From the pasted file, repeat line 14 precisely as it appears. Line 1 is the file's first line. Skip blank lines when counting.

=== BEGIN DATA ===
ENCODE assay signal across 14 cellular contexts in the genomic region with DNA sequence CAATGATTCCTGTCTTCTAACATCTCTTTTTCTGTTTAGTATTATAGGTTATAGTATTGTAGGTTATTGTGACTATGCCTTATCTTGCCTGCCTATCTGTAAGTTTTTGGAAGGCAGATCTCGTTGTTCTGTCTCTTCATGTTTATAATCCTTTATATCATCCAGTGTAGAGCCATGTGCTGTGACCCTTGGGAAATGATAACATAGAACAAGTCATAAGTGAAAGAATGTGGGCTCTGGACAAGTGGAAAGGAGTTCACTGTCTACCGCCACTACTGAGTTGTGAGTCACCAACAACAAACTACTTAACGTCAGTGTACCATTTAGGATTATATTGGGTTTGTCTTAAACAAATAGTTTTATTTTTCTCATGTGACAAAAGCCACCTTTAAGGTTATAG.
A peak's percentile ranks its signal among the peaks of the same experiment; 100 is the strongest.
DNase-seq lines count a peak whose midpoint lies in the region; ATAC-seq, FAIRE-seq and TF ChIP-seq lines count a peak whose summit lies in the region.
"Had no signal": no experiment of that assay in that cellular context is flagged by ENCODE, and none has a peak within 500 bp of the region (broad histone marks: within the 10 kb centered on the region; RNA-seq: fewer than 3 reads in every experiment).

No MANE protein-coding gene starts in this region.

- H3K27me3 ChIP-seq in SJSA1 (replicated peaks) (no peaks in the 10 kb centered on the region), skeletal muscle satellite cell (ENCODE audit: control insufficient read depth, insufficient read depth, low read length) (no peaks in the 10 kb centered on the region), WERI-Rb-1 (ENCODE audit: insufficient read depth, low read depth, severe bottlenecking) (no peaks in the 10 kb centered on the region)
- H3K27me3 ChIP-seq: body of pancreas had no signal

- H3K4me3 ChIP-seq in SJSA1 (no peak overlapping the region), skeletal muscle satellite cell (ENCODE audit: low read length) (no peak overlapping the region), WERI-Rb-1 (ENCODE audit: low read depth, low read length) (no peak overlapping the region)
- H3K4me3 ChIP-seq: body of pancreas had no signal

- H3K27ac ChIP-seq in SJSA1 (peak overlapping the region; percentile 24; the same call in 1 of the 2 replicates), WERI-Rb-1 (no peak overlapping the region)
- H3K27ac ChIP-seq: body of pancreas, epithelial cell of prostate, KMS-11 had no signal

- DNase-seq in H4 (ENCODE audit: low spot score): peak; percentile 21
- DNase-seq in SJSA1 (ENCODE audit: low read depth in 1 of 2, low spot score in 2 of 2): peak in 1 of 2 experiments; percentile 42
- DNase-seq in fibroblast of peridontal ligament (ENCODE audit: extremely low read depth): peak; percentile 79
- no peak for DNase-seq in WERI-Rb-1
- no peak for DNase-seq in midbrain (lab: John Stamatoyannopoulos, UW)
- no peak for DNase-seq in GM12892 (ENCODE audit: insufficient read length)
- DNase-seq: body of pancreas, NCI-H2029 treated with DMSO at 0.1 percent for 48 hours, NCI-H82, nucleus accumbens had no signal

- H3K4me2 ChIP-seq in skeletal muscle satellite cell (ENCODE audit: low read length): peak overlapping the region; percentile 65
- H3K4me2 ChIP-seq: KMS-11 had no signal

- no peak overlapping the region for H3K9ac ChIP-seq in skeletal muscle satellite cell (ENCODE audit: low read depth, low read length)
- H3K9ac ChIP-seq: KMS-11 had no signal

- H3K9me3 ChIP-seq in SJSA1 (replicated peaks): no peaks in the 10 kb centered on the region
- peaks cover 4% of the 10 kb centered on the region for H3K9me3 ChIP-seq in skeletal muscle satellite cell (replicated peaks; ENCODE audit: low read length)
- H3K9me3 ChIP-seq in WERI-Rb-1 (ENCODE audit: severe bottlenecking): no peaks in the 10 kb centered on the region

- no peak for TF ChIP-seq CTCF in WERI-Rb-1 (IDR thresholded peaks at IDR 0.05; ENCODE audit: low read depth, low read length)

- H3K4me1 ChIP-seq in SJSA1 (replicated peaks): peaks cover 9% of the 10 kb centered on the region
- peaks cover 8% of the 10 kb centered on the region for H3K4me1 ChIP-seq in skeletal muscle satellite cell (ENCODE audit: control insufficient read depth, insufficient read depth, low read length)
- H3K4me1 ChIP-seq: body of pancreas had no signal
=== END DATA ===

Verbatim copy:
- DNase-seq in fibroblast of peridontal ligament (ENCODE audit: extremely low read depth): peak; percentile 79